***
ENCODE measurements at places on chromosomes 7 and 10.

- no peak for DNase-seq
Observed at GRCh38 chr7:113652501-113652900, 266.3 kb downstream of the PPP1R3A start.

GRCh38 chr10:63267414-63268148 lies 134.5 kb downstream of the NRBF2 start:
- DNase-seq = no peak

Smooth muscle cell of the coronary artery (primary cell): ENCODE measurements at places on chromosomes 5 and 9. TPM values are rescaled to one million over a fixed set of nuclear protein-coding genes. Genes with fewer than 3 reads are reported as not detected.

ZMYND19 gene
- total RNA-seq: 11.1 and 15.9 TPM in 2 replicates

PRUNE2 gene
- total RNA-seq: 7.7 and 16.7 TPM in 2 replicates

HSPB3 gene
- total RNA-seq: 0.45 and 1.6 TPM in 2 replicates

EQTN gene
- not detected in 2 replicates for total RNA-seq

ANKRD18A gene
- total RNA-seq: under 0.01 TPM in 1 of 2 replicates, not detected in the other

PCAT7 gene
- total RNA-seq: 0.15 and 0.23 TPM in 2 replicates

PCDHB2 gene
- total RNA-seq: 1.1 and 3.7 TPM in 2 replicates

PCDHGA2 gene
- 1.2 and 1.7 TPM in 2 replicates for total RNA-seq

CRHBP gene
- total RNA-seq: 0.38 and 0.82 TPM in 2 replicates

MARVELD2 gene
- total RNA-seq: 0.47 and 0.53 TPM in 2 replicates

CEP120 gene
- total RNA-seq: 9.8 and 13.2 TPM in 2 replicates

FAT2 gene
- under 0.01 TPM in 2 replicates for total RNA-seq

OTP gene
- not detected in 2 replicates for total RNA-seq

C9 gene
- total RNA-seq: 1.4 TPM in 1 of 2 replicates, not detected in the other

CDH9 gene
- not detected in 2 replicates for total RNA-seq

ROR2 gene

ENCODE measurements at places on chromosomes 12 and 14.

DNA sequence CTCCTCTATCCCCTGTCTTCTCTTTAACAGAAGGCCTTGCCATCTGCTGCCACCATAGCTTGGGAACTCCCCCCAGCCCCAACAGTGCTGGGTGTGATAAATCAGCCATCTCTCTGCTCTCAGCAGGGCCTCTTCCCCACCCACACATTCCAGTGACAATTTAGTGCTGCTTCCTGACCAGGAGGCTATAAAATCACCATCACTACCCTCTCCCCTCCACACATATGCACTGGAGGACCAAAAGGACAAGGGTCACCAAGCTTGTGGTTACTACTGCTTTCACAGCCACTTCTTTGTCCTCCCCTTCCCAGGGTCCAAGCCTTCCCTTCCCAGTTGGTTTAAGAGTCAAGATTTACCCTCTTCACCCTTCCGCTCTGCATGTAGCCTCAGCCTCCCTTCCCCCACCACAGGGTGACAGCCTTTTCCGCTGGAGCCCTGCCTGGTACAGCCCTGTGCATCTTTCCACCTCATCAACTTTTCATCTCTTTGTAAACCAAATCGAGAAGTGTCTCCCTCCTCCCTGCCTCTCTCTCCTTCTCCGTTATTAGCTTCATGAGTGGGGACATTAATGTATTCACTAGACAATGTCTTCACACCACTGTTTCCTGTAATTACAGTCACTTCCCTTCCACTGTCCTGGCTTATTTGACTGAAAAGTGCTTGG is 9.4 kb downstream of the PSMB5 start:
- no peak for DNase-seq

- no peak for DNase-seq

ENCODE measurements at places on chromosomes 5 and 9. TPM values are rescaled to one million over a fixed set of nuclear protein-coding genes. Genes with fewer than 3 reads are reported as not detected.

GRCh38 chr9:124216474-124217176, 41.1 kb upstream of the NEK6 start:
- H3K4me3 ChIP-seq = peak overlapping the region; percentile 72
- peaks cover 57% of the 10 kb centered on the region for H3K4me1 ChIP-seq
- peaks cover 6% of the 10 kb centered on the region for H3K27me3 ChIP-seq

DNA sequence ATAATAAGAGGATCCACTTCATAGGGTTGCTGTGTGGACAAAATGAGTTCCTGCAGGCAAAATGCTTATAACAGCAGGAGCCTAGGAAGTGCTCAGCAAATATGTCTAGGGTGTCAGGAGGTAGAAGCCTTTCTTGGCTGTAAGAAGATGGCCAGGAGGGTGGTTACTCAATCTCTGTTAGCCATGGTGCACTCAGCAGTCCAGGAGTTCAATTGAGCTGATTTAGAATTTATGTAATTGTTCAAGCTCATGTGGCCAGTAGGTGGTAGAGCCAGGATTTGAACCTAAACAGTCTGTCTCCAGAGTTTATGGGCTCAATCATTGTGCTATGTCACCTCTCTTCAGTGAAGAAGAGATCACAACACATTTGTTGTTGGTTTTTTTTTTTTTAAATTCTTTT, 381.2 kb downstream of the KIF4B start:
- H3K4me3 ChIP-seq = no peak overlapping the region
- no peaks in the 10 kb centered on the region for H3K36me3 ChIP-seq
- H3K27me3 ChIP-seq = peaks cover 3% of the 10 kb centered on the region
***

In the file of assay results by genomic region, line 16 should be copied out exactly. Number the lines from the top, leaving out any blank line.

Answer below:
- total RNA-seq: under 0.01 TPM in 1 of 2 replicates, not detected in the other